Are there any unobvious risks with not PW protecting the ST web UI when no internet access is permitted?

I have ST running on my home. Only devices in my trusted VLAN have it installed. My FW rules do not allow ST to access anything outside this VLAN nor can anything in any other VLAN, or the internet (WAN) access the computers running ST. And I have all relay/discovery/etc. disabled in ST.

So I am inclined to not PW protect ST. I’d only access it from devices in the same trusted VLAN.

Wanted to check with folks here if there are any risks/issues I may be missing.

I password-protect all instances of Syncthing I install. Most of them use wrappers, so I don’t need to use the GUI anyway. I just set a randomly-generated password and forget about it - if I ever need the GUI I can reset the password.

This blanket approach means I don’t have to wonder what attack surface I might be opening, leaving the GUI without a password :slight_smile:

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I also password protect all my instances (and save the passwords in a password manager), but if you do not, then obviously your protection will be dependent on how secure your VLAN is.

Also, just a side note, but you cannot not password protect the Web UI in the Android application. The password is set to the API key and you cannot change it (and if you do, it will reset on the application restart).

@tomasz86 Regarding Android

… If the API key is used as the password, the key can be renewed from the web ui and I expect it to get the new password on Syncthing restart.

Imagine you got malware as some non-priviledged user, and syncthing runs as a privileged user or other user. You’d be able to effectively switch users on local machine without needing passwords.

Understood but I am trying to do a threat model/analysis to figure out exactly what attack surfaces there are – if any. I fully get it is better to be safe than sorry but I’m wondering what the sorry viability is.

I am not running it on any mobile clients. But that is good to know. Thanks!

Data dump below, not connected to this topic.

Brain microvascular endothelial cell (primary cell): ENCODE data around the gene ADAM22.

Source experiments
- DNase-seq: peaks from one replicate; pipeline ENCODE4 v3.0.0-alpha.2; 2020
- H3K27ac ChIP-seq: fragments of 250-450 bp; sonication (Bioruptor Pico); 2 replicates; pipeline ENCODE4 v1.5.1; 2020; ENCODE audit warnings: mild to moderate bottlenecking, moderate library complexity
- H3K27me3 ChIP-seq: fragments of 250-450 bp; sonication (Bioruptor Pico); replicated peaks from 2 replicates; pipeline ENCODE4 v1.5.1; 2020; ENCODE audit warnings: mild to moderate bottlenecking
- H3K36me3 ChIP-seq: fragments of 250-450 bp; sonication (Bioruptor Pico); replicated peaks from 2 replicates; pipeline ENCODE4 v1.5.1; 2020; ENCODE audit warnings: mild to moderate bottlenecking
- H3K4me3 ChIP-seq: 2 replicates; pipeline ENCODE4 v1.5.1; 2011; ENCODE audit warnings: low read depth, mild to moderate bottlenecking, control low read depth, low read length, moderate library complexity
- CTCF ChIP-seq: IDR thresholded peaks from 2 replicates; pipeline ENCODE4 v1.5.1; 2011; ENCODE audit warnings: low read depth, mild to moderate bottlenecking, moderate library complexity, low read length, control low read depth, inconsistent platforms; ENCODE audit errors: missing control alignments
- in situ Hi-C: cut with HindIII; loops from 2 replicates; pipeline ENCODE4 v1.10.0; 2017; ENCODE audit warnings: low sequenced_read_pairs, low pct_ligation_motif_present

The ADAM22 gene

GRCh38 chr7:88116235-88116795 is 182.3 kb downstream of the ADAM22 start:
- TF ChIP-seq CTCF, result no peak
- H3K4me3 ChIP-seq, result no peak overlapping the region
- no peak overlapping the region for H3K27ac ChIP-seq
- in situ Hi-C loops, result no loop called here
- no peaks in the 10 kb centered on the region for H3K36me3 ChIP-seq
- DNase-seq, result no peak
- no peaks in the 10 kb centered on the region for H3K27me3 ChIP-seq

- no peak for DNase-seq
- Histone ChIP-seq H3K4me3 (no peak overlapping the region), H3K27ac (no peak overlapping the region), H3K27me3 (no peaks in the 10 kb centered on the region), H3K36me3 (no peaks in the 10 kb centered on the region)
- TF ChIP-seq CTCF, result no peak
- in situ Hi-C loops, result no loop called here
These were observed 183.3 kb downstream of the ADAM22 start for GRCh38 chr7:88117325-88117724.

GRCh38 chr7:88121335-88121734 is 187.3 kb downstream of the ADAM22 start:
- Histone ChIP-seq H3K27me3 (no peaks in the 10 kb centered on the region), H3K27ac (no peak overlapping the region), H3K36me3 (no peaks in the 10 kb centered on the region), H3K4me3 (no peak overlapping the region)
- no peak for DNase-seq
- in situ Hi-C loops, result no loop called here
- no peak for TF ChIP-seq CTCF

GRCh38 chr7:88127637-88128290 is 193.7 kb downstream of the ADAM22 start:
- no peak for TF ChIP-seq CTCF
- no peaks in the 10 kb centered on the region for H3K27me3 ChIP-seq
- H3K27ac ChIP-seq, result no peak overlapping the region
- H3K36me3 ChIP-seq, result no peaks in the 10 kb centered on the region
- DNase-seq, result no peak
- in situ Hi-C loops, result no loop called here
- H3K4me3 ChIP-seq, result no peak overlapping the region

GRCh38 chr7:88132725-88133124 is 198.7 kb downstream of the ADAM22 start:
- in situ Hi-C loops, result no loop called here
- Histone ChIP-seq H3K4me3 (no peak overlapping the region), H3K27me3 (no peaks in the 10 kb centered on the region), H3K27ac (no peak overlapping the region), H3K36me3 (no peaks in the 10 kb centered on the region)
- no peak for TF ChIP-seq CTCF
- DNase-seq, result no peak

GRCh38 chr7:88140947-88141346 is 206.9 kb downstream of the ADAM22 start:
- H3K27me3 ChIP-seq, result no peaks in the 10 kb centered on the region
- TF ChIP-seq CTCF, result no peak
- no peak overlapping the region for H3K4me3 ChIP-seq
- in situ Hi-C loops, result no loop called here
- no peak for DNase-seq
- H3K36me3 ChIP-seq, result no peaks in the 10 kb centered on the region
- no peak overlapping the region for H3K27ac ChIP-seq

I mean, all the infected non-privileged user would be able to do is interact with ST, right? In order to switch to the privileged user that ST is running as, the infected non-privileged user would need to compromise ST to run arbitrary commands as the privileged user that ST is running as.

So that begs the question, how secure is ST. Based on what I saw, I’d say pretty secure. So the chance are pretty slim that anyone could get into ST to leverage anything. No? But I do like where your heads at.

I only have ST running on a server and two computers, all three on the same trusted VLAN. Sure one of the computers could be infected with ransomware/malware but in order for the ransomware/malware to do any ST damage it would have to be ST aware – malware written specifically with an understanding of ST’s architecture to be able to leverage the privileges ST has. So the possibility/risk is there but I think its pretty low risk – at least for me.

It would be enough for the malicious actor to add a new malicious device, add new folder with path set to /etc/ and bulldoze /etc/gpasswd (or whatever it’s called) to change root’s password.

If this was not root, you could still potentially place some malicious binary in ~/bin/, add startup of it in to ~/.profile and get a reverse shell.

Or to be honest, even setup external versioning to launch whatever binary you want.

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These are great!

Can’t add a new device since all WAN traffic is blocked. On my Linux server I’m running ST in a container so minimal attack surface there. But you’re right, they could muck with existing shares.

Brilliant! I had not considered that. Thank you. This is great.

They can run a new Syncthing instance on that same machine. Or just talk BEP (Syncthing’s data exchange protocol) directly to Syncthing, since all they need to do is instruct it to overwrite a specific file or two.

The more general point is that if someone can configure Syncthing, they can instruct it to overwrite any file or run any executable on that system which it has permission to.


Where did privileges/root come into this? I think it’s far more important to not run Syncthing privileged than setting a password. My syncthing instances listen on localhost only and any user on localhost anyway does have access to all the data Syncthing has access to. So I don’t see any potential for access/privilege escalation by not having a password in this scenario. Where’s the flaw in my reasoning (if any - one might foolishly hope :slight_smile: )?


I mean its all contextual right?

If its a single user system running as that user, the yeah it’s probably safe.

But even then, you run some dodgy expliotable mongodb as nobody, it gets hacked and you escalate yourself from mongodb to a shell as the user running syncthing.


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